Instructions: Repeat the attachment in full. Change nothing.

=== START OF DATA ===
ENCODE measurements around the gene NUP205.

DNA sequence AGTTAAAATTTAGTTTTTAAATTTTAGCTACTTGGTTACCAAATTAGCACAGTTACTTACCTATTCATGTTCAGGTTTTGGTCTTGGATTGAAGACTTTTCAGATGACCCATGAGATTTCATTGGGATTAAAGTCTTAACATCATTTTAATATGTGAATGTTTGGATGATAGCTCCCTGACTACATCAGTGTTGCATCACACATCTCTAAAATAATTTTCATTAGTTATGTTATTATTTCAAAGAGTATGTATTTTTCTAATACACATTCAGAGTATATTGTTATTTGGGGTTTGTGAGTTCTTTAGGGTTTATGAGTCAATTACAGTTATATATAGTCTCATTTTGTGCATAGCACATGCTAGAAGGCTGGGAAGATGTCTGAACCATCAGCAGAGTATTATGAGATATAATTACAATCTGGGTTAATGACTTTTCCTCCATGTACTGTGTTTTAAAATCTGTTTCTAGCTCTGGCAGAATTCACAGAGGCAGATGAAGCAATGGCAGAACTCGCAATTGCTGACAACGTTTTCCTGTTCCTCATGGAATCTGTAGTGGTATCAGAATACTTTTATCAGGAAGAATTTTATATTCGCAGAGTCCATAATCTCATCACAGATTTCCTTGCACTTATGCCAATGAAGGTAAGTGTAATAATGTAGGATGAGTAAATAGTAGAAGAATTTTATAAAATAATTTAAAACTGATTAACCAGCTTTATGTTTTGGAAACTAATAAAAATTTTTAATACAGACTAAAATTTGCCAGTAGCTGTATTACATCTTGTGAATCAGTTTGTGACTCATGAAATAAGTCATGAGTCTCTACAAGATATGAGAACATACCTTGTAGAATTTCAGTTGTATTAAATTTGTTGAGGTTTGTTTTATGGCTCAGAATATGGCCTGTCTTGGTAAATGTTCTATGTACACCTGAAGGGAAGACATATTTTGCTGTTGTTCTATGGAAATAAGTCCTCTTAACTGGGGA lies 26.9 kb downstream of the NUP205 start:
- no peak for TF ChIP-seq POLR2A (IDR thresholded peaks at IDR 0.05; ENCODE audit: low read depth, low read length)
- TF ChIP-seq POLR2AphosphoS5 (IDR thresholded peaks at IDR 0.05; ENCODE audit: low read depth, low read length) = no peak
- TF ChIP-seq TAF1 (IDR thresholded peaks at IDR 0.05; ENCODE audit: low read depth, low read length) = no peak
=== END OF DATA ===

ENCODE measurements around the gene NUP205.

DNA sequence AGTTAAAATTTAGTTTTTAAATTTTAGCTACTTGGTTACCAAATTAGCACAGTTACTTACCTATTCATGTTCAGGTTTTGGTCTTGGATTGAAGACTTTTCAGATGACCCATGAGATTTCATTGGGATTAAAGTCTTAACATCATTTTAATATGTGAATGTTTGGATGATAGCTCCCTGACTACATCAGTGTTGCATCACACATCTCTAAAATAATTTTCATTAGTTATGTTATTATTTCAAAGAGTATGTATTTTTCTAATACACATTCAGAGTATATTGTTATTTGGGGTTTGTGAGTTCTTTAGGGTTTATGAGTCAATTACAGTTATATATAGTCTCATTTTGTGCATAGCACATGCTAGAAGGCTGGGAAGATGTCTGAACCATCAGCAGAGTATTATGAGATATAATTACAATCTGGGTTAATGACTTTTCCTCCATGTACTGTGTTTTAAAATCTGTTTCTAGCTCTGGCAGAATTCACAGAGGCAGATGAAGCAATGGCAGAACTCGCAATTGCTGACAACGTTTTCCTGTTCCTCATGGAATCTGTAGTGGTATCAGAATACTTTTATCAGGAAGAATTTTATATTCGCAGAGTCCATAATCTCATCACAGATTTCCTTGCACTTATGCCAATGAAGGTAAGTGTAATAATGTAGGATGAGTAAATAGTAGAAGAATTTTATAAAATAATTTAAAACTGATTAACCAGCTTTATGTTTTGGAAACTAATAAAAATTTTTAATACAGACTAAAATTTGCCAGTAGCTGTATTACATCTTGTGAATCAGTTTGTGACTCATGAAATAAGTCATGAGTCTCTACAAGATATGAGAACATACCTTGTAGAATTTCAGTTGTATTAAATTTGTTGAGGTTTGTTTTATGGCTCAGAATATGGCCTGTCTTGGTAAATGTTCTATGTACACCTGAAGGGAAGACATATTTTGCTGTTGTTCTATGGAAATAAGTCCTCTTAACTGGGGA lies 26.9 kb downstream of the NUP205 start:
- no peak for TF ChIP-seq POLR2A (IDR thresholded peaks at IDR 0.05; ENCODE audit: low read depth, low read length)
- TF ChIP-seq POLR2AphosphoS5 (IDR thresholded peaks at IDR 0.05; ENCODE audit: low read depth, low read length) = no peak
- TF ChIP-seq TAF1 (IDR thresholded peaks at IDR 0.05; ENCODE audit: low read depth, low read length) = no peak